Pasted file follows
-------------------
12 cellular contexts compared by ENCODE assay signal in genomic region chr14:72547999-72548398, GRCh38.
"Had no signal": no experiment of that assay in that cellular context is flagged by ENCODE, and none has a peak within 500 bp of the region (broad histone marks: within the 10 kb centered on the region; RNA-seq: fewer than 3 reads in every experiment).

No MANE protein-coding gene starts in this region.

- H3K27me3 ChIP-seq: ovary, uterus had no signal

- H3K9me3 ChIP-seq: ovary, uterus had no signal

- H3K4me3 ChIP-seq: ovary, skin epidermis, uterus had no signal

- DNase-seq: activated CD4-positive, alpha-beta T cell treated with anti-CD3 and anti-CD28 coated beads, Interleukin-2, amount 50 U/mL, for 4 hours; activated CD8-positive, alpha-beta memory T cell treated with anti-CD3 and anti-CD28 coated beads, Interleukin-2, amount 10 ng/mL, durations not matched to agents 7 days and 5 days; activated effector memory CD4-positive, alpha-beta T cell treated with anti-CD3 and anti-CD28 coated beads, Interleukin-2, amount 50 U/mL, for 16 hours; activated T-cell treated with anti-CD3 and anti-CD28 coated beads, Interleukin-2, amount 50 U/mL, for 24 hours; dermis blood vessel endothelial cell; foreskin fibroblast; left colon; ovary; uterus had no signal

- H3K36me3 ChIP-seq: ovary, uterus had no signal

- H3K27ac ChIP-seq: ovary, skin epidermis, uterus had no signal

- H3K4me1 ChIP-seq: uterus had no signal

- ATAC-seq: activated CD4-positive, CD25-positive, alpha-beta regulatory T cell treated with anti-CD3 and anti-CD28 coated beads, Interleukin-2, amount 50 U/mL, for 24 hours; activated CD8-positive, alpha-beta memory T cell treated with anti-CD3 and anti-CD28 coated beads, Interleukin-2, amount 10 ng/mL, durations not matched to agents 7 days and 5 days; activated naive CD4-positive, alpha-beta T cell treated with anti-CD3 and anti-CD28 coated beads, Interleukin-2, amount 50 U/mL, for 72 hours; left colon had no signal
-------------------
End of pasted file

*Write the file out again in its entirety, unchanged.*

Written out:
12 cellular contexts compared by ENCODE assay signal in genomic region chr14:72547999-72548398, GRCh38.
"Had no signal": no experiment of that assay in that cellular context is flagged by ENCODE, and none has a peak within 500 bp of the region (broad histone marks: within the 10 kb centered on the region; RNA-seq: fewer than 3 reads in every experiment).

No MANE protein-coding gene starts in this region.

- H3K27me3 ChIP-seq: ovary, uterus had no signal

- H3K9me3 ChIP-seq: ovary, uterus had no signal

- H3K4me3 ChIP-seq: ovary, skin epidermis, uterus had no signal

- DNase-seq: activated CD4-positive, alpha-beta T cell treated with anti-CD3 and anti-CD28 coated beads, Interleukin-2, amount 50 U/mL, for 4 hours; activated CD8-positive, alpha-beta memory T cell treated with anti-CD3 and anti-CD28 coated beads, Interleukin-2, amount 10 ng/mL, durations not matched to agents 7 days and 5 days; activated effector memory CD4-positive, alpha-beta T cell treated with anti-CD3 and anti-CD28 coated beads, Interleukin-2, amount 50 U/mL, for 16 hours; activated T-cell treated with anti-CD3 and anti-CD28 coated beads, Interleukin-2, amount 50 U/mL, for 24 hours; dermis blood vessel endothelial cell; foreskin fibroblast; left colon; ovary; uterus had no signal

- H3K36me3 ChIP-seq: ovary, uterus had no signal

- H3K27ac ChIP-seq: ovary, skin epidermis, uterus had no signal

- H3K4me1 ChIP-seq: uterus had no signal

- ATAC-seq: activated CD4-positive, CD25-positive, alpha-beta regulatory T cell treated with anti-CD3 and anti-CD28 coated beads, Interleukin-2, amount 50 U/mL, for 24 hours; activated CD8-positive, alpha-beta memory T cell treated with anti-CD3 and anti-CD28 coated beads, Interleukin-2, amount 10 ng/mL, durations not matched to agents 7 days and 5 days; activated naive CD4-positive, alpha-beta T cell treated with anti-CD3 and anti-CD28 coated beads, Interleukin-2, amount 50 U/mL, for 72 hours; left colon had no signal